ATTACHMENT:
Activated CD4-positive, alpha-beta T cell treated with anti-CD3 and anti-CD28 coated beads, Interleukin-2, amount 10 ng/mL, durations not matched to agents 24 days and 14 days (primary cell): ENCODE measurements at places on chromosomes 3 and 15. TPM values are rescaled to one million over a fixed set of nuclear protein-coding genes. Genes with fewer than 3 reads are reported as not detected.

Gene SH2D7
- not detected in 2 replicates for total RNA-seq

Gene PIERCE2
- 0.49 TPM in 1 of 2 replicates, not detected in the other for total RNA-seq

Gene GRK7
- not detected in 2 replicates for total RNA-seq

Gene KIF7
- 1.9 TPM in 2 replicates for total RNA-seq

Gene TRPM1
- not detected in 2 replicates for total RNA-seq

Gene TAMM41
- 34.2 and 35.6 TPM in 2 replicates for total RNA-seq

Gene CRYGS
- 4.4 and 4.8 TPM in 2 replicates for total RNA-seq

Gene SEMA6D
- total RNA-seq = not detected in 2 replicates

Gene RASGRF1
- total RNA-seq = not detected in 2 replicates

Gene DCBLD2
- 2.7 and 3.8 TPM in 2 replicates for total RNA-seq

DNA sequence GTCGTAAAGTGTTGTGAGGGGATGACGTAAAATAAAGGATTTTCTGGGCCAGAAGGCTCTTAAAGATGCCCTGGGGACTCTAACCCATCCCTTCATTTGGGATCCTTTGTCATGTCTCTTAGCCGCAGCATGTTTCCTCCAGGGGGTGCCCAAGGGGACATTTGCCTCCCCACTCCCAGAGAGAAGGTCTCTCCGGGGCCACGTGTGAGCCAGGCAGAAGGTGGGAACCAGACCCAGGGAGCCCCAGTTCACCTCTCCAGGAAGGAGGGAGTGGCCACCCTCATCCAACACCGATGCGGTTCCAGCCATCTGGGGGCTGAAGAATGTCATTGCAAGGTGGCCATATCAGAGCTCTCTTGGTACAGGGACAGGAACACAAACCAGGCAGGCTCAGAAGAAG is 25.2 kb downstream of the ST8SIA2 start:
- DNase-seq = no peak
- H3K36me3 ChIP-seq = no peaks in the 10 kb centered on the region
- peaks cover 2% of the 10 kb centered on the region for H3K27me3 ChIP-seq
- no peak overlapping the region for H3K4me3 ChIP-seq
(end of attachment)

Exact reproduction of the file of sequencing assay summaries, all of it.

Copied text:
Activated CD4-positive, alpha-beta T cell treated with anti-CD3 and anti-CD28 coated beads, Interleukin-2, amount 10 ng/mL, durations not matched to agents 24 days and 14 days (primary cell): ENCODE measurements at places on chromosomes 3 and 15. TPM values are rescaled to one million over a fixed set of nuclear protein-coding genes. Genes with fewer than 3 reads are reported as not detected.

Gene SH2D7
- not detected in 2 replicates for total RNA-seq

Gene PIERCE2
- 0.49 TPM in 1 of 2 replicates, not detected in the other for total RNA-seq

Gene GRK7
- not detected in 2 replicates for total RNA-seq

Gene KIF7
- 1.9 TPM in 2 replicates for total RNA-seq

Gene TRPM1
- not detected in 2 replicates for total RNA-seq

Gene TAMM41
- 34.2 and 35.6 TPM in 2 replicates for total RNA-seq

Gene CRYGS
- 4.4 and 4.8 TPM in 2 replicates for total RNA-seq

Gene SEMA6D
- total RNA-seq = not detected in 2 replicates

Gene RASGRF1
- total RNA-seq = not detected in 2 replicates

Gene DCBLD2
- 2.7 and 3.8 TPM in 2 replicates for total RNA-seq

DNA sequence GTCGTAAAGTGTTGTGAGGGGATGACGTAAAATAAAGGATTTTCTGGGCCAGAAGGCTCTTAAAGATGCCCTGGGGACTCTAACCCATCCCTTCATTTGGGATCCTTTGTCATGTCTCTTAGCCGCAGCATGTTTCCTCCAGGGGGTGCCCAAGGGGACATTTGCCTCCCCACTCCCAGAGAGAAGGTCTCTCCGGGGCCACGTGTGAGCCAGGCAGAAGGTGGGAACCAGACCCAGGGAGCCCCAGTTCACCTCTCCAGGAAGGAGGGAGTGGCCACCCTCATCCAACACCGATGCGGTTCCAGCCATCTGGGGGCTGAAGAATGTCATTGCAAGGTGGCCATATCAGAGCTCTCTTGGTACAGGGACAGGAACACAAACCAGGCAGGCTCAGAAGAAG is 25.2 kb downstream of the ST8SIA2 start:
- DNase-seq = no peak
- H3K36me3 ChIP-seq = no peaks in the 10 kb centered on the region
- peaks cover 2% of the 10 kb centered on the region for H3K27me3 ChIP-seq
- no peak overlapping the region for H3K4me3 ChIP-seq